Figure 1-12. Packing rectangles under a curve to approximate area

The area of a rectangle is A = length * width, so we could easily sum the areas of the rectangles. Would that give us a good approximation of the area under the curve? What if we packed 100 rectangles? 1000? 100,000? As we increase the number of rectangles while decreasing their width, would we not get closer to the area under the curve? Yes we would, and it is yet another case where we increase/decrease something towards infinity to approach an actual value.

Let’s try it out in Python! First we need a function that approximates an integral which we will call approximate_integral(). The arguments a and b will specify the min and max of the x range respectively. n will be the number of rectangles to pack, and f will be the function we are integrating. We implement the function in Example 1-24, and then use it to integrate our function f(x)=x2+1 with 5 rectangles, between 0.0 and 1.0.

Example 1-24. An integral approximation in Python
def approximate_integral(a, b, n, f):
    delta_x = (b - a) / n
    total_sum = 0

    for i in range(1, n + 1):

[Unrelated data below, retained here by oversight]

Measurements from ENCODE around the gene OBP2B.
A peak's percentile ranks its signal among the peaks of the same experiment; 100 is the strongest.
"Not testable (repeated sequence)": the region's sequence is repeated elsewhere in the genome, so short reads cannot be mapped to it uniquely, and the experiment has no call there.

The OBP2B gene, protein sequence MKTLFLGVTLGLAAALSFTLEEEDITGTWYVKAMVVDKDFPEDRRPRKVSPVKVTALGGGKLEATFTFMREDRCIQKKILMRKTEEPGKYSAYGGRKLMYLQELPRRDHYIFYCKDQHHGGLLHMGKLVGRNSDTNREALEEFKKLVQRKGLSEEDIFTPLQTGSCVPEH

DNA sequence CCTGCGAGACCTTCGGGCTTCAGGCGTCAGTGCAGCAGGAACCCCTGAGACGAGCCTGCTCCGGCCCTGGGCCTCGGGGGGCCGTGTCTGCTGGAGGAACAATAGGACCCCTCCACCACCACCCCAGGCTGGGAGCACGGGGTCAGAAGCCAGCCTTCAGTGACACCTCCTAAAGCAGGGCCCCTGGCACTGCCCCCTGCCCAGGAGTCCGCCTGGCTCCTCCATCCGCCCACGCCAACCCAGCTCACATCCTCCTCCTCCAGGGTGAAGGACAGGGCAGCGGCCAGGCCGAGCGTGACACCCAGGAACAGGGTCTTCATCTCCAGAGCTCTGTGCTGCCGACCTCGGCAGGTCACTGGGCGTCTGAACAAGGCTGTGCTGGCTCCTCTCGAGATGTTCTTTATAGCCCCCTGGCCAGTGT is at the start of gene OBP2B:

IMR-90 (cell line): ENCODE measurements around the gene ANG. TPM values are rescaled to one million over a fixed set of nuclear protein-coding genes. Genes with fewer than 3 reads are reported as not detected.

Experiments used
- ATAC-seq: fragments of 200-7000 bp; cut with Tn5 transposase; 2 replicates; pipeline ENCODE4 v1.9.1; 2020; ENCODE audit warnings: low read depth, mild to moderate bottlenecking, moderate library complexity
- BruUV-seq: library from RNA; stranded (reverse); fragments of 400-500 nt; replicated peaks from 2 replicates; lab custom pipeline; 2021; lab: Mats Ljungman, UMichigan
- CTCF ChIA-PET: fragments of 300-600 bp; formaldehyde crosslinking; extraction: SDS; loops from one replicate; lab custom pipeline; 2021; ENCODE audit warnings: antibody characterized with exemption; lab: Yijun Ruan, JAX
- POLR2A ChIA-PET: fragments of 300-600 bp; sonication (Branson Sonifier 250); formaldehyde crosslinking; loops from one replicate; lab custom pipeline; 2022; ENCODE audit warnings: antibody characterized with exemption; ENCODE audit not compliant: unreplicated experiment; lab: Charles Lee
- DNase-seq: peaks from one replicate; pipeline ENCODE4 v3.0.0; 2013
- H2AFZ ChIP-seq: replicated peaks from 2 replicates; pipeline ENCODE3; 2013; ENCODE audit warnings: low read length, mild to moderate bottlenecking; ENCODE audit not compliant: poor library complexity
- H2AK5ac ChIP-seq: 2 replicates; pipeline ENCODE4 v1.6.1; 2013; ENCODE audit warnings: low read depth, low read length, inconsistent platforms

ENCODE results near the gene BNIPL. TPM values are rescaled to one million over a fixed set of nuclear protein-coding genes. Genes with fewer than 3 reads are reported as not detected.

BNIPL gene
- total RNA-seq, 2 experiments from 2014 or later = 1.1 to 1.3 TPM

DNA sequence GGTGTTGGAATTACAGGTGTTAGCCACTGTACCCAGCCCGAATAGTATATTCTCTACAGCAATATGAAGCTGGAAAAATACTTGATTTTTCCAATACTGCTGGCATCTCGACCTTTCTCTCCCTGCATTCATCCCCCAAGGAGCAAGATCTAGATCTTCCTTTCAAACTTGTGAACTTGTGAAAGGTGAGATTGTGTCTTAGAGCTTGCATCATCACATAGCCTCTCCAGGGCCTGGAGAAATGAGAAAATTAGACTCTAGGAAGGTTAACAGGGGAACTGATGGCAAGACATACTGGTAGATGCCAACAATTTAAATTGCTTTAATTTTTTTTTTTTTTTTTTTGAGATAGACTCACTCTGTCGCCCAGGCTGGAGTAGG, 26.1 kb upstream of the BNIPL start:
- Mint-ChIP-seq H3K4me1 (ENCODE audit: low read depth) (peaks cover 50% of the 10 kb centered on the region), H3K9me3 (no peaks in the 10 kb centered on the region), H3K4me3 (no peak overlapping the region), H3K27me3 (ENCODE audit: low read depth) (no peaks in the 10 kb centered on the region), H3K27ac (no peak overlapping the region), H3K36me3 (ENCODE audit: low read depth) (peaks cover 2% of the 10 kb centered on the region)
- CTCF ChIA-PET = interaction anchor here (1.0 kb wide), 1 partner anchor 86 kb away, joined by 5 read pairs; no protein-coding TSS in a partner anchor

midpoint = 0.5 * (2 * a + delta_x * (2 * i - 1))
        total_sum += f(midpoint)

    return total_sum * delta_x

def my_function(x):
    return x**2 + 1

area = approximate_integral(a=0, b=1, n=5, f=my_function)

print(area) # prints 1.33

So we get an area of 1.33. What happens if we use 1000 rectangles? Let’s try it out in Example 1-25.

Example 1-25. An integral approximation in Python
area = approximate_integral(a=0, b=1, n=1000, f=my_function)

print(area) # prints 1.333333250000001

Okay we are getting some more precision here, and getting some more decimal places. What about 1 million rectangles as shown in Example 1-26?

Example 1-26. An integral approximation in Python
area = approximate_integral(a=0, b=1, n=1_000_000, f=my_function)

print(area) # prints 1.3333333333332733

Okay I think we are getting a diminishing return here, and are converging on the value 1.333¯ where the “.333” part is forever recurring. If this were a rational number, it is likely 43=1.333¯. As we increase the number of rectangles, the approximation starts to reach its limit at smaller and smaller decimals.